Tuesday, March 20, 2012

Please Stand By

Television and I go way back. I was born during the last years of the Eisenhower Administration, a late Baby Boomer. According to my mother—and why would she lie? —my first words (presumably after “mama”) were “Kennedy,” “Nixon” and “Playtex.” As you can tell, the TV was always on at our house.

The earliest show I actually remember watching is YOU BET YOUR LIFE, the sort of quiz show with Groucho Marx holding court, George Fenneman announcing and an ugly stuffed duck that would come down from the rafters bearing money whenever a contestant accidentally said the day’s “secret word.”

We had a small table top black and white TV with a separate, attached rabbit ears antenna that just fascinated baby me. In fact, when they upgraded to new rabbit ears, my parents gave me the old ones to play with! They stayed in my toy box for years.

Along with Groucho, other early TV favorites included Charlie Chaplin, Fatty Arbuckle, The Three Stooges, local Cincinnati area TV kids show hosts including Uncle Al and Skipper Ryle, and, of course, cartoons, particularly Hanna-Barbera’s Huckleberry Hound and Yogi Bear! Rocky and Bullwinkle were also in that mix as was Mister Magoo.

The Flintstones became a special favorite as I also had the Little Golden Book version of it that featured Fred, Jr!

More mainstream shows I vaguely recall from this period, often watched through the bars of my crib, include LASSIE, THE ADVENTURES OF SUPERMAN, ZORRO, WALT DISNEY PRESENTS, SUGARFOOT, LEAVE IT TO BEAVER, THE REAL McCOYS, CANDID CAMERA, RED SKELTON, TO TELL THE TRUTH, JACK BENNY, THE REBEL and DENNIS THE MENACE. Keep in mind, I was pretty much tied to what my parents wanted to watch because I could barely speak, if at all, during my first year and a half or so.  Also, it was rare that I was up after 9 PM (although I recall trying regularly to stay awake for CANDID CAMERA at 10!).

My Dad loved westerns so we always watched BONANZA, RAWHIDE, MAVERICK, HAVE GUN WILL TRAVEL, GUNSMOKE, LARAMIE, THE RIFLEMAN and WAGON TRAIN. Not my thing at the time, though. By this point, the heyday of the TV kids western had passed. These were the so-called “adult” westerns that took over in the late fifties.  Soon enough though, I found one of my own, reruns of THE ROY ROGERS SHOW on Saturday mornings! By age 2, I had multiple cowboy hats and cap pistols.

Needless to say, I was inundated by commercials—not just Playtex but Doan’s Pills, Geritol, Chef Boyardee, Campbell’s Soups, Raid, Pepsodent and Gleem, dozens of brands of cigarettes and beers and a hundred sugar-laden cereals! My favorite was Sugar Frosted Flakes. They were Grrrrr-eat!

The first prime-time series that I considered to be my favorite show began when I was not quite three years old—THE DICK VAN DYKE SHOW. Sure, it’s a classic among classics now but at the time it almost didn’t survive its first season. My Mother liked it from the beginning, though, and I would lie on the floor and laugh uproariously at the fast-talking people telling jokes I wouldn’t even “get” until the sixth rerun. I also decided that I was going to be a writer when I grew up because Rob Petrie was a writer and I really, really liked Rob Petrie with his pretty wife and his silly friends. Apparently my ever-supportive parents believed me because, just before I turned four, they bought me a typewriter. I had learned the alphabet from Uncle Al (stunning my Mother the first time I sang her “The Alphabet Song”) but I still couldn’t read or write so, sadly, that particular typewriter sat idle. It served its purpose, though.  After that, I knew they would support me in anything I wanted to do!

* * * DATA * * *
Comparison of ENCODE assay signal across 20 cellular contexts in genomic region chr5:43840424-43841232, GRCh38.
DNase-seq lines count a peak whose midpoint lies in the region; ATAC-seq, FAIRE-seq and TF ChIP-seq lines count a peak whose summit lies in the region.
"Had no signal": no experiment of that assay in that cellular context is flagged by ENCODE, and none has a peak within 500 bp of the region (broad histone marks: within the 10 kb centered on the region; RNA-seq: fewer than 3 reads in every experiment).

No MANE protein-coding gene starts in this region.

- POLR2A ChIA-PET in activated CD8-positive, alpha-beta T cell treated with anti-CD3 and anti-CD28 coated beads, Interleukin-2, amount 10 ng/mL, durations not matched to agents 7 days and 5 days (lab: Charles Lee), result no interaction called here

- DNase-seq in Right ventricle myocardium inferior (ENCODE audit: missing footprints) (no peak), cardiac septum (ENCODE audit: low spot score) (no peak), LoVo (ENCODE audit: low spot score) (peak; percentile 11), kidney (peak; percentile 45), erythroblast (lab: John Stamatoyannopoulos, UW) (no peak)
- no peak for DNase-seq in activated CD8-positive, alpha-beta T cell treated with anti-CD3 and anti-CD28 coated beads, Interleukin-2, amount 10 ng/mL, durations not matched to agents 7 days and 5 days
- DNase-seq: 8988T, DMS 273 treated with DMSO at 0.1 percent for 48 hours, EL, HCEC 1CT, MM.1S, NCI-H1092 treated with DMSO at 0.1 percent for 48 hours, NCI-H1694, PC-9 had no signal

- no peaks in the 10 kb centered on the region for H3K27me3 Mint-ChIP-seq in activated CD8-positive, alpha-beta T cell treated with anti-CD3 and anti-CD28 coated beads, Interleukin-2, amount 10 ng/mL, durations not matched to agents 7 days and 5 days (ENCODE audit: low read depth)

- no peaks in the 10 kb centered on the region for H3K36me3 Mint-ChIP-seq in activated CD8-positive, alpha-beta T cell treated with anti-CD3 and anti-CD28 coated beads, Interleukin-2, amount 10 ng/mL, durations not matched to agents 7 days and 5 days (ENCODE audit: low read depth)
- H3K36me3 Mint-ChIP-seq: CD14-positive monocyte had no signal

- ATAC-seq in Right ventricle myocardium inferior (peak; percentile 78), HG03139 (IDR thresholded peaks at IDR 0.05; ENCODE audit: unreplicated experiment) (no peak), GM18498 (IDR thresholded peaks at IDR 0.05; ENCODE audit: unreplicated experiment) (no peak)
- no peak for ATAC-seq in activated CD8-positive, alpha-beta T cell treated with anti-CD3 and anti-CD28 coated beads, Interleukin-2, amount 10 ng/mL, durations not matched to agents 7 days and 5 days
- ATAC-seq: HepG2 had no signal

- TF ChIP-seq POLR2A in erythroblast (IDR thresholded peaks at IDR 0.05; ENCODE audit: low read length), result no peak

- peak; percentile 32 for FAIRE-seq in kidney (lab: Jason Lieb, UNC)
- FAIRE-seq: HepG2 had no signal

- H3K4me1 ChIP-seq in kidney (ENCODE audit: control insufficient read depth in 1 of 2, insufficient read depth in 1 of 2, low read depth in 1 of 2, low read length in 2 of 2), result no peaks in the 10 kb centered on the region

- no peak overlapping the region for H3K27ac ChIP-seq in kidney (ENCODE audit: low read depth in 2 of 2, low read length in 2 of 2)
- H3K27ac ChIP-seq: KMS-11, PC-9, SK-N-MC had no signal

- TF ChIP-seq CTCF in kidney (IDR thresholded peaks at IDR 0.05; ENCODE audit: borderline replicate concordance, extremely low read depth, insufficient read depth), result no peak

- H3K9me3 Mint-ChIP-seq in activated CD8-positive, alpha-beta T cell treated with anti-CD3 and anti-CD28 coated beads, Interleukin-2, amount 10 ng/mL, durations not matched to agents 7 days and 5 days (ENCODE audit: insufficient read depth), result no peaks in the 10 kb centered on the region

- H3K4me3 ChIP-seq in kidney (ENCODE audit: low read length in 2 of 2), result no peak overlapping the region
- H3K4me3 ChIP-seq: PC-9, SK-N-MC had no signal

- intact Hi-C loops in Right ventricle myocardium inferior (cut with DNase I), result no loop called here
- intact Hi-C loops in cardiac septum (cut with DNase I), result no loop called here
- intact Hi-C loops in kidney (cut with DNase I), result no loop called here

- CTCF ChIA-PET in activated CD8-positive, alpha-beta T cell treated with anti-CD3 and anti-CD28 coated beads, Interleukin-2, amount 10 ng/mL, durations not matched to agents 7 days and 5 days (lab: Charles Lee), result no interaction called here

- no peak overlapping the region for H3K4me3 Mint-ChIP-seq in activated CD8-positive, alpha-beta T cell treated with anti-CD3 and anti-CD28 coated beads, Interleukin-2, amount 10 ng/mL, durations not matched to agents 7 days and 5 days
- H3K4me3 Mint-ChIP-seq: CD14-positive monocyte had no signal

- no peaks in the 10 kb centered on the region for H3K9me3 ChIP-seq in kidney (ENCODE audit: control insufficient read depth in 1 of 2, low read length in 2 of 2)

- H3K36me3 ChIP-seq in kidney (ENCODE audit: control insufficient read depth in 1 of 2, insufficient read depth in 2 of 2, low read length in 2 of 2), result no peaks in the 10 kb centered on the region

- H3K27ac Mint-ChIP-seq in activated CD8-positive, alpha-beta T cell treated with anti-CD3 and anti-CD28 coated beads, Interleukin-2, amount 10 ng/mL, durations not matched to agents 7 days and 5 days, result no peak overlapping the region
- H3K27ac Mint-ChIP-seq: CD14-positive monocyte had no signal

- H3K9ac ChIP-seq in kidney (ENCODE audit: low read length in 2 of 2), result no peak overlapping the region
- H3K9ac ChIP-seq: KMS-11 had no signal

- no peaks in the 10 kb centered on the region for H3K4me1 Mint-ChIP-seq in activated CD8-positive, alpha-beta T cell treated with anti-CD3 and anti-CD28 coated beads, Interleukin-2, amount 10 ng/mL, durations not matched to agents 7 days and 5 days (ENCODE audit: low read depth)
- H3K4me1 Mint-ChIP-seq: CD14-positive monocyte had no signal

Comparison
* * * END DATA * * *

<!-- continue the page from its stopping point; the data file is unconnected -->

There were only three channels in those days—ABC, NBC and CBS. Locally we had an NET channel, Channel 48, the very first licensed public TV station to go on the air. It didn’t matter to those of us who only had VHF TV’s, however. I wouldn’t discover “educational” TV until we got one with a UHF tuner, also…and that wouldn’t be until 1968.

Oh, by the way, in spite of occasional onscreen announcements to the contrary, as far as I knew, television shows only came in black and white! We never even knew anyone who had a color set! I never had any trouble telling reality from what I saw on TV because, of course, reality was always in color. TV was always in black and white. And had a lot more horses.

Anyway, THE BOOKSTEVE CHANNEL is a personal reminiscence of shows I’ve watched, specials I’ve seen and actors I’ve enjoyed. It’s not meant to be a TV reference site. There are several good ones of those out there, already. There will be some info, some trivia, some pics, some clips. But you’ll never see anything here about FRIENDS or THE SOPRANOS or LITTLE HOUSE ON THE PRAIRIE. Why? Because I’ve never seen a single episode of any of them. I’m sure they’re fine series but they weren’t my type. Thousands of other shows were, though…and you’ll find them here daily on THE BOOKSTEVE CHANNEL! Thanks for tuning in. Tune in again tomorrow for more great memories!


  1. This was a great read. I will be back to watch whatever you come up with. I love television. I can talk TV all day long.

  2. This looks like it will be another fun BookSteve ride! I grew up in the same era so I look forward to your take on those shows. There are so many shows that I'm fond of I don't know where you will begin!

  3. I was born in 1969 , So I grew up watching the reruns of the 1960s shows , plus the 1970s and 1980s shows during their first run . Those are the shows that I am interested in reading about . Too bad about Little House On The Prairie , but I have no interest in Friends or the Sopranos .